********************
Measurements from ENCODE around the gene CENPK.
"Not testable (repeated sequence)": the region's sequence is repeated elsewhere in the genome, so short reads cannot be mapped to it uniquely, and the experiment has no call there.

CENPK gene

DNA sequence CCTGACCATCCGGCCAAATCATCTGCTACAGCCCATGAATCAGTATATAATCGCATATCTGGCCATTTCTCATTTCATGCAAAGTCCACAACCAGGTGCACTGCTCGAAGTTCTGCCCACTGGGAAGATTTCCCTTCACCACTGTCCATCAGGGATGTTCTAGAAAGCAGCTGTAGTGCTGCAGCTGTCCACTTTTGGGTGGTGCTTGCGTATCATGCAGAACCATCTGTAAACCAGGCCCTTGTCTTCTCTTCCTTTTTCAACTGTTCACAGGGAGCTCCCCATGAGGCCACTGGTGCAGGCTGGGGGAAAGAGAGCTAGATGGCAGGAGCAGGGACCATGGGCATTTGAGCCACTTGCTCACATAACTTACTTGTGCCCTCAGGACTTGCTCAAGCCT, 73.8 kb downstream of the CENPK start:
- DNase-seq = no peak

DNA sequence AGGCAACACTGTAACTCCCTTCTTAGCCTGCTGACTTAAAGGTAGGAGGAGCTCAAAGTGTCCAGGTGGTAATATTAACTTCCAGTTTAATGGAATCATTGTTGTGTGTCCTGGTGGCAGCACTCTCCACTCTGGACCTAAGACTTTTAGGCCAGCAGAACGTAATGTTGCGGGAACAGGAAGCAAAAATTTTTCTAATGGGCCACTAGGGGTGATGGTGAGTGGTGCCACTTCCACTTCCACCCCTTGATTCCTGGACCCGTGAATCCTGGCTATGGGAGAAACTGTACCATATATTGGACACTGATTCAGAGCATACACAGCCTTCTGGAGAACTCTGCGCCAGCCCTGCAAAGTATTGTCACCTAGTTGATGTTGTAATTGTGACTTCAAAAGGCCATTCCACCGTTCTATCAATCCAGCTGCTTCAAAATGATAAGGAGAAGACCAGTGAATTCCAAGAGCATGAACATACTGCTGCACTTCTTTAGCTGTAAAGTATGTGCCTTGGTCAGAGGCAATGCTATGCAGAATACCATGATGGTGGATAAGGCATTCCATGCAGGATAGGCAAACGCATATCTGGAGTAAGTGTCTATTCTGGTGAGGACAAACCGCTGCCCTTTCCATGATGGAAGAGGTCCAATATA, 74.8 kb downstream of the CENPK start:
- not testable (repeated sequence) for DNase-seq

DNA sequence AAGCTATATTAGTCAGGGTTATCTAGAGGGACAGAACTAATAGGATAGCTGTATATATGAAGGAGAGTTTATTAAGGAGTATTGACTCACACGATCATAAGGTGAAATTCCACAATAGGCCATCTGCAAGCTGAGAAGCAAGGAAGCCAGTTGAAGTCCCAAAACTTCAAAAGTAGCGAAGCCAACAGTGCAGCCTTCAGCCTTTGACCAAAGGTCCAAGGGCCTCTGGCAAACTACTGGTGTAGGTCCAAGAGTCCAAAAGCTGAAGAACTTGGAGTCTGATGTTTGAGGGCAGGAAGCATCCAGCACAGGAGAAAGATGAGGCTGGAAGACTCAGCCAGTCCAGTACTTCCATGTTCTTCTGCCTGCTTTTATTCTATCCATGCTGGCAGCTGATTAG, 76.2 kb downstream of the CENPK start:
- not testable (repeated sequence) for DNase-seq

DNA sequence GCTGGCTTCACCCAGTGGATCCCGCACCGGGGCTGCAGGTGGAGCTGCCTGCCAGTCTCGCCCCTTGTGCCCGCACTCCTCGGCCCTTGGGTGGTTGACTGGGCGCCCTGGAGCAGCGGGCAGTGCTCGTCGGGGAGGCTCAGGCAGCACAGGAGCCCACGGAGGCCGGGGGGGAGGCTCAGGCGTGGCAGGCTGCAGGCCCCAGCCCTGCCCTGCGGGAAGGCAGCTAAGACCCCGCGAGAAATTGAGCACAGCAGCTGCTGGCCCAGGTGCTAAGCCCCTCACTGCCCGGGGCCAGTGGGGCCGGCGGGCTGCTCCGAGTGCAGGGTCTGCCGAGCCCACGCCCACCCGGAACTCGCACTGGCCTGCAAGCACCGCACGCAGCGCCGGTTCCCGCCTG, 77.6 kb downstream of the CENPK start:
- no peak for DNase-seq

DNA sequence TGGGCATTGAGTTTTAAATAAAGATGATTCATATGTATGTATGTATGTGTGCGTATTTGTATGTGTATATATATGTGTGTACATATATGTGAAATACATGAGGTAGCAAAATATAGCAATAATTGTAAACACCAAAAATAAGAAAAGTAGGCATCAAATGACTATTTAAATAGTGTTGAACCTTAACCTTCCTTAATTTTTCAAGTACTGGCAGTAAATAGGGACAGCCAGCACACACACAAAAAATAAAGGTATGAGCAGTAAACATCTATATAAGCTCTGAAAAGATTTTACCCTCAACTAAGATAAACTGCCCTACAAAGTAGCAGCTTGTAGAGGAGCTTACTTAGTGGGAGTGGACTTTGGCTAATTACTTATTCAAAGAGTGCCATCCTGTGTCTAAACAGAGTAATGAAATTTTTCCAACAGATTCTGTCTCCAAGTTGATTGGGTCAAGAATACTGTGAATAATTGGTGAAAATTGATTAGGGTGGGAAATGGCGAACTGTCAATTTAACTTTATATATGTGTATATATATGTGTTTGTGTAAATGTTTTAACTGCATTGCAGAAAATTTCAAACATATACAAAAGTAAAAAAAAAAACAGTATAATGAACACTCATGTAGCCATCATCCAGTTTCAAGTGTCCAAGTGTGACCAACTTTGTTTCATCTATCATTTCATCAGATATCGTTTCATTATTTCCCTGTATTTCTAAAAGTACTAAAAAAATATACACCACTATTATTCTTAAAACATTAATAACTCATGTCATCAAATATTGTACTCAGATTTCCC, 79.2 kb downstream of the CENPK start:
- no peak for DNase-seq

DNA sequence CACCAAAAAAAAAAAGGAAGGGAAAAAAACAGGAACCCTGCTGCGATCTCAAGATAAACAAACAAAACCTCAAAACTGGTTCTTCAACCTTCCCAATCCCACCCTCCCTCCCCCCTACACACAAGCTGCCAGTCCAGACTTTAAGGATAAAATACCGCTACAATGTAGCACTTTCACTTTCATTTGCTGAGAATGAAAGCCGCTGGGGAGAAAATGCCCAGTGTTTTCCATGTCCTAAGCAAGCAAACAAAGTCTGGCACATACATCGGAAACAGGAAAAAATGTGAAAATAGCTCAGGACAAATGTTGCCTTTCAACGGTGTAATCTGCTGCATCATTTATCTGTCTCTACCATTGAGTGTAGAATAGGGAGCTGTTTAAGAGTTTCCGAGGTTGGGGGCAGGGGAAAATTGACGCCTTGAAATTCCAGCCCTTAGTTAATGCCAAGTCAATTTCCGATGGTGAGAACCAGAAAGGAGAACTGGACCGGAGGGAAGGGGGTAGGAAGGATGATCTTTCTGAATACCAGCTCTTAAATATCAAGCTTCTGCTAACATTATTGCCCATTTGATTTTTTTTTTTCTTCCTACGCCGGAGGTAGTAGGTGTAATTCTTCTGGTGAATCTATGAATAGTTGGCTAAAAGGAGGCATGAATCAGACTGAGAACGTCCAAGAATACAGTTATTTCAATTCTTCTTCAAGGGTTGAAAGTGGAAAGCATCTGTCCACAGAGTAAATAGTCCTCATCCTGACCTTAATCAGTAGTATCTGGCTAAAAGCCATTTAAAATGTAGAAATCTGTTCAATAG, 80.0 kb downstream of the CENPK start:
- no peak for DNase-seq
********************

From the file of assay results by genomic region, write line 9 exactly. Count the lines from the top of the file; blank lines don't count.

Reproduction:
- not testable (repeated sequence) for DNase-seq